Have you ever wanted to unlock your door with a fingerprint? Control the indoor and outdoor lights with your phone? You can do those things and more with a smart home. We show you how to get a home with connected technology and remote-operated devices that are designed to improve and simplify your life. We sift through the many options, including smart appliances, new apps, and smartphone and tablet innovation, and only bring you those that can make your life better. We give you tips and tricks for navigating the new home technologies and help you with buying decisions.See More
Hard as rock, concrete ornaments are easy to make. Even better, this versatile outdoor material is low cost and prettier than you might think. Try our techniques for customizing, shaping, and finishing concrete ornaments and outdoor decor.
Concrete spheres bring lasting beauty to any garden. Cast a half sphere at a time, using 10-, 12-, or 15-inch-diameter molds. Sandwich two halves to make a round with a spread of mortar holding the pieces together. Dabs of outdoor acrylic paint add a mossy appearance that becomes even more realistic with weather and age.
It's only natural to enhance your garden with leaf-shape stepping-stones. We used a large rhubarb leaf as a guide for sculpting these stepping-stones and completed a pretty, sure-footed path through the garden in a couple of hours. Resulting in a total cost of less than $20.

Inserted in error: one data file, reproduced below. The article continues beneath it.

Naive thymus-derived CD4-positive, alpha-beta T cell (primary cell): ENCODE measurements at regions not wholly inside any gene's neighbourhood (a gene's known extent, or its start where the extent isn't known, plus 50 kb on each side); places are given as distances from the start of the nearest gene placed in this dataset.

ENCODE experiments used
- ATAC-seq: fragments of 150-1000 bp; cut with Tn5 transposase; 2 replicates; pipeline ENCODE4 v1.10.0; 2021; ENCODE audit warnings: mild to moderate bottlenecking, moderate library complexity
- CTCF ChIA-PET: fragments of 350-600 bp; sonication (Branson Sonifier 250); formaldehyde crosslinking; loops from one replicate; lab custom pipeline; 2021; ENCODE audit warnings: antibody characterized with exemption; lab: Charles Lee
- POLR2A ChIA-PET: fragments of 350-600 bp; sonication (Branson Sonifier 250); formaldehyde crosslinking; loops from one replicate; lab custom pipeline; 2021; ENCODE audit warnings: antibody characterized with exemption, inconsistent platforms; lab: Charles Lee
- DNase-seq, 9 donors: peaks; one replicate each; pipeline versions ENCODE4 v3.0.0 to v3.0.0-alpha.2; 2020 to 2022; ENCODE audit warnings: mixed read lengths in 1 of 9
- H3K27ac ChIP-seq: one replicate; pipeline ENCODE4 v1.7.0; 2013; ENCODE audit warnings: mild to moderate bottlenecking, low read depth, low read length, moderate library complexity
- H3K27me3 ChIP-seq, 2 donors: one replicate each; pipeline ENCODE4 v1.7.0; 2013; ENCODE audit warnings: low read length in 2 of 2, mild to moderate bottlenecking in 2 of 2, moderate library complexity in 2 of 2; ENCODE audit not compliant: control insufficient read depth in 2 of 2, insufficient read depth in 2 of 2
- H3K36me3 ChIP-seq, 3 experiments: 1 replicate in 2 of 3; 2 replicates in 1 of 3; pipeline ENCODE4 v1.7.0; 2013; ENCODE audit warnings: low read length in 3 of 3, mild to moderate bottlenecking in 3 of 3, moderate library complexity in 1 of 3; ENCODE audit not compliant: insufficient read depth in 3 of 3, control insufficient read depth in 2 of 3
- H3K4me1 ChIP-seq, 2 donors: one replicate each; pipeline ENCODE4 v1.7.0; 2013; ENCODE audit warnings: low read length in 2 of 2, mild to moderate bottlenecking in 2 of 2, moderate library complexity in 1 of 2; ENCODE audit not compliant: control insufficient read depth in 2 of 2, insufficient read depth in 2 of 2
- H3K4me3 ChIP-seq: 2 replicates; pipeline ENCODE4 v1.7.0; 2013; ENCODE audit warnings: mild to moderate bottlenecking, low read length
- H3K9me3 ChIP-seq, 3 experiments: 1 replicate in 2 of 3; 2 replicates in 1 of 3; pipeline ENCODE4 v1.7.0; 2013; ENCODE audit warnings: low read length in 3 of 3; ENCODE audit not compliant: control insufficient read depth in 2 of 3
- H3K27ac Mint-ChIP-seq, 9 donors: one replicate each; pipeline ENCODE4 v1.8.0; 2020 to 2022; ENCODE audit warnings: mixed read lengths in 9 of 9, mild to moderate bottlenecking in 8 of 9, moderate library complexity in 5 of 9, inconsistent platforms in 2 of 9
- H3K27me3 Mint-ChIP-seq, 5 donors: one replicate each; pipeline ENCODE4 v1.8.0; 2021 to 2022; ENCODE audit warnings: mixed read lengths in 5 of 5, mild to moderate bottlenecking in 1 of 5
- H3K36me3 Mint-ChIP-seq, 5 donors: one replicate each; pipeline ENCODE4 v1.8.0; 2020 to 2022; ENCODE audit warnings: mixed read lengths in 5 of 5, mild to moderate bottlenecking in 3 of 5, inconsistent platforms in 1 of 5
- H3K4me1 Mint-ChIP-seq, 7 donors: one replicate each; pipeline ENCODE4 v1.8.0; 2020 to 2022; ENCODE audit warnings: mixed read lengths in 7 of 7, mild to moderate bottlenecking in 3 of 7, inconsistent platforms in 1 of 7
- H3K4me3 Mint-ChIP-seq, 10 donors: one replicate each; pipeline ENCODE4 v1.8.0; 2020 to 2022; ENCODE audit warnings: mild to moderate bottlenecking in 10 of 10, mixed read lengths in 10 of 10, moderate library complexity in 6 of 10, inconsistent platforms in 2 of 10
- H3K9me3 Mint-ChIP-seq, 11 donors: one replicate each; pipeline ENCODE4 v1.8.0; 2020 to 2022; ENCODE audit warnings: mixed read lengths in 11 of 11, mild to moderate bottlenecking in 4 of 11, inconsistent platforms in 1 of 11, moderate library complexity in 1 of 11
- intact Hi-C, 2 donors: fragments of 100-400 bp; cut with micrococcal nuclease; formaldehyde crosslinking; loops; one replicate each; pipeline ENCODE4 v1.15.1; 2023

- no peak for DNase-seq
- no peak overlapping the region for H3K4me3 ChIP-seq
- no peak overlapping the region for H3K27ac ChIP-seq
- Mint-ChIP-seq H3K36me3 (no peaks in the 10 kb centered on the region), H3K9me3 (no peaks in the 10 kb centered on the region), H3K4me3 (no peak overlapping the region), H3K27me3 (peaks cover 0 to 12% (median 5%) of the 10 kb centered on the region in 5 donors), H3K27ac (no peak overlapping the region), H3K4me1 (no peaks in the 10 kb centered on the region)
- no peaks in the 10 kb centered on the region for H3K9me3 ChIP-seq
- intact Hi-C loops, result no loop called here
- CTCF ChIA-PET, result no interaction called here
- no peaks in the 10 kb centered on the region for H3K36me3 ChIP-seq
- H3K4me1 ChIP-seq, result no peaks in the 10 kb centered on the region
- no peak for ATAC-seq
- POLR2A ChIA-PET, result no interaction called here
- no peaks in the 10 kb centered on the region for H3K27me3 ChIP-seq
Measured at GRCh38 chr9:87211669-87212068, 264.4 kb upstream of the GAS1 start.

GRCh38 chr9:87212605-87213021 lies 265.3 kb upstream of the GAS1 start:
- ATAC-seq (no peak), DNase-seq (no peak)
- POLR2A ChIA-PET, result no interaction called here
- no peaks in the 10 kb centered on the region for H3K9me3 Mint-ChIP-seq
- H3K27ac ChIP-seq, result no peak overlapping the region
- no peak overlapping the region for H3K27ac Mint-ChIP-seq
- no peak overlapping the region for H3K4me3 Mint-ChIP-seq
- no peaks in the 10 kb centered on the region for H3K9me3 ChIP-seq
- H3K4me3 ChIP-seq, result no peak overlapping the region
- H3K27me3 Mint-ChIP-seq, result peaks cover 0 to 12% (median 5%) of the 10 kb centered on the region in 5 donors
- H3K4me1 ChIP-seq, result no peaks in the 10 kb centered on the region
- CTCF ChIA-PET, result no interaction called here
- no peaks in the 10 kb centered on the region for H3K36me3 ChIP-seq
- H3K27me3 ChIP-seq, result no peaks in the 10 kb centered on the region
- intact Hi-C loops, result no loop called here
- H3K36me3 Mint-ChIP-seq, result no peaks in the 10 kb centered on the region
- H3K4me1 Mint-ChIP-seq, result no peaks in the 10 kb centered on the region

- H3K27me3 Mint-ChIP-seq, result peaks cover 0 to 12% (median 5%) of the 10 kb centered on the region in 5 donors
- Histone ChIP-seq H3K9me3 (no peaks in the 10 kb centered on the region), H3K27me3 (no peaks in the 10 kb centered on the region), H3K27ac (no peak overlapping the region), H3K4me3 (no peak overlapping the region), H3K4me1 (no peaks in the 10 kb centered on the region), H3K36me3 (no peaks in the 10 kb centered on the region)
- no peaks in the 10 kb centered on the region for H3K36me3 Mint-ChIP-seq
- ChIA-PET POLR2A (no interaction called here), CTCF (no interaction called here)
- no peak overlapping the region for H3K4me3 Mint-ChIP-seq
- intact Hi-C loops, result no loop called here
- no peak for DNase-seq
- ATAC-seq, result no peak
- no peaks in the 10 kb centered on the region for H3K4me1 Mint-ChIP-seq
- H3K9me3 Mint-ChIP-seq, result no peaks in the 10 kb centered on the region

To do this project yourself, start by planning a path of staggered steps matching your stride. Carve each leaf-shape hole about 3 inches deep.
Lay a 1-inch drainable base of pea gravel topped by ½ inch of coarse sand in each hole.
Prepare the concrete, adding water slowly to half a bag of quick-setting mix (meaning it starts hardening in about 15 minutes).
Blend the concrete with a hand trowel until it is thoroughly moist and resembles chunky peanut butter.
Fill the hole evenly with concrete. Use your hands to press and sculpt the concrete into a leaf shape.
Place a rhubarb leaf vein-side down on the surface of the concrete. Press firmly to make a detailed impression. Lift off the leaf.
Enhance the veins, if you like, by deepening them using a wooden skewer.
Cover the stepping-stone with damp burlap. Keep it covered and damp to help strengthen the concrete while it cures for a week.
Use pairs of slightly different-size containers to shape your pots. Before the concrete sets, poke a drainage hole with a cork.
A simple basin settles easily into the garden's edge where feathered friends can drop in to drink, splash, and bathe. Form your birdbath in the garden by scooping out a shallow hole, shaping a 15-inch-wide and 3-inch-deep mold in the soil. Press bits of tumbled recycled glass into the surface of the still-wet concrete for a touch of sparkle.